Monday, November 22, 2010

1,500 Post Offices

It took about 24 hours of work spanning six days, but I recently made an Excel spreadsheet documenting all the post offices I've ever visited. Including experience notes! (Such as: beautiful office; friendly/nasty Postmaster/clerk; exceptional postmark; arrived just before closing; etc.)

For the most part it was easy to keep track of where I've been, because I've taken photographs of most post offices I've visited (including all since late 2009); and the postmarks in my collection tell me what day I visited any office!

There is the issue of "postmark prehistory", however: what post offices did I visit in my younger years? My father took us [mom and I] to various offices while we were on vacation. My threshold for visiting is thus: I explicitly recall visiting a particular office (with my memory possibly jolted by a postmark I see in our boxes); or I had an interaction with the facility once I started venturing out on my own. That is, I took a photograph of the facility or obtained the postmark (or left a note and materials if it was closed, requesting such); or both.

Every post office I've visited since 2008 is explicitly documented, though it's possible I will be adding more office visits from my younger years. Nonetheless, for the time being I've established the 1,500th post office that I've visited: Atlantic Beach, New York, at the southeast corner of Nassau County.

(If I remember more, 1,500 could migrate to Long Beach, NY, or Island Park; Oceanside; or other offices I visited on Friday the 19th. But let's stick with this.)

The Atlantic Beach post office is, unfortunately, characterless in terms of signage; but it did have a nice four-bar (one of about four I've seen on Long Island) and a black dater with "New York" written out. Class act!

This is the Atlantic Beach Post Office:

Perhaps the most photogenic office on my Nov. 19th "run" was that in Freeport, NY: a beautiful WPA (Depression-era) office complete with vertical murals inside. I took this photo before sunset, and the light struck the fa├žade beautifully:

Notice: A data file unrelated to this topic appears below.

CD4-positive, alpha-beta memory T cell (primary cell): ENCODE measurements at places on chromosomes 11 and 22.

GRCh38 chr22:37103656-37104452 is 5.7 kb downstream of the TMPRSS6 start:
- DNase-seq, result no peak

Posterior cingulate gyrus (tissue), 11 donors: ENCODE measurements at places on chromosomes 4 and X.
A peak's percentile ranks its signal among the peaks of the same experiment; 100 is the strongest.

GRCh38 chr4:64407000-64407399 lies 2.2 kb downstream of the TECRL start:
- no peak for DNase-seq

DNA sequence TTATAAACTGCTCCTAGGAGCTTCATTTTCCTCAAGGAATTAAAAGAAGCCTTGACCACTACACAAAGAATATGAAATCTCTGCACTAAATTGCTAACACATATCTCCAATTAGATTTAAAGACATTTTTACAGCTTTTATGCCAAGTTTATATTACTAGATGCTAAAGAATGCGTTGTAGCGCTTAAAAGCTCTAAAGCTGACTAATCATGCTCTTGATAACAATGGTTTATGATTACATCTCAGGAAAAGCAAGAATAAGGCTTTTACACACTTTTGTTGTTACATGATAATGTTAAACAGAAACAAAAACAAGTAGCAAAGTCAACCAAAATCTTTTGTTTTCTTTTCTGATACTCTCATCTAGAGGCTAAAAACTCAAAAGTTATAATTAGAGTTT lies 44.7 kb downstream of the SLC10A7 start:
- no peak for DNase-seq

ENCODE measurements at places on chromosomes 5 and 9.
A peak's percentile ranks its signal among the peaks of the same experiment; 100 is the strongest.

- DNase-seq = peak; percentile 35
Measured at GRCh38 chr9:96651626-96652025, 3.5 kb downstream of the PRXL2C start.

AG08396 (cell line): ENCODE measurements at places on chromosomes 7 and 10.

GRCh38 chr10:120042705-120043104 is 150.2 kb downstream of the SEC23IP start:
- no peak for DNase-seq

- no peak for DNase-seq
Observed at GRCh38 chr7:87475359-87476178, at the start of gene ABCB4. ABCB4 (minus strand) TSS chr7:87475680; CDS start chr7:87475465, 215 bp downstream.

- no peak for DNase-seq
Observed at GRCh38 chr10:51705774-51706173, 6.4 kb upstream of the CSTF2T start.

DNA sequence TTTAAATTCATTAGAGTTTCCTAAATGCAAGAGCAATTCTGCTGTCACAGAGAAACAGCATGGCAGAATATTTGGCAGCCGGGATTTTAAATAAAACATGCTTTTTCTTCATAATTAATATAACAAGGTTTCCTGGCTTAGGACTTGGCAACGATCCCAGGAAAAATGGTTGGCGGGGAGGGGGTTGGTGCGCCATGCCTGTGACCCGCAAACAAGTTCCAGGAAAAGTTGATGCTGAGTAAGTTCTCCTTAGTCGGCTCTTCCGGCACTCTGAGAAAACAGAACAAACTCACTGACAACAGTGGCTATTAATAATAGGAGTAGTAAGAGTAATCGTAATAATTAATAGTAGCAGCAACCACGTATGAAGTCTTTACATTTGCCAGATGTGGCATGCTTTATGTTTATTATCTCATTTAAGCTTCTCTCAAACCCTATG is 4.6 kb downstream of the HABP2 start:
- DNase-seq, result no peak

Unfortunately, that afternoon I also experienced two troublesome offices in terms of documenting their murals for the PMCC Museum. One Postmaster claimed that the authority to allow picture-taking was stripped from him "after 9/11" -- which is false. He insisted that I get written permission from the Long Island District office (which I then got later that afternoon). So, if I'm ever again in the area for some reason I can go back and take a photo. Another insisted I schedule an appointment so I wouldn't interfere with/get customers in my photograph. Which is a legitimate thing to stipulate, though it would be an absolute pain in the butt because that's a 45-minute drive from where I live.

Fortunately, after discussing this for a while at that second office, the customer line whittled away and I was allowed to take photos -- once I gave my driver's license to the supervisor, who then wrote down my license number and held onto it while I took my photos, until I let him inspect every photograph I took of the murals inside the office. Oy.

So once again, from my experiences I must declare the New York metropolitan area to be the least conducive to collectors in the country. Although there are competent people at higher levels in each of the District offices, where it really counts.

1 comment:

  1. On the issue of taking pictures of New Deal era murals and artwork in post offices, the USPS has guidelines at

    However, if the local postmaster decides they won't allow photography in their post office, you really have no recourse. I was practically thrown out of the San Pedro, California post office in June of this year by an overzealous clerk. It was a Saturday, so the PM wasn't available, but I was happy to get out of there with the pictures I had taken - I just hadn't gotten any of the murals!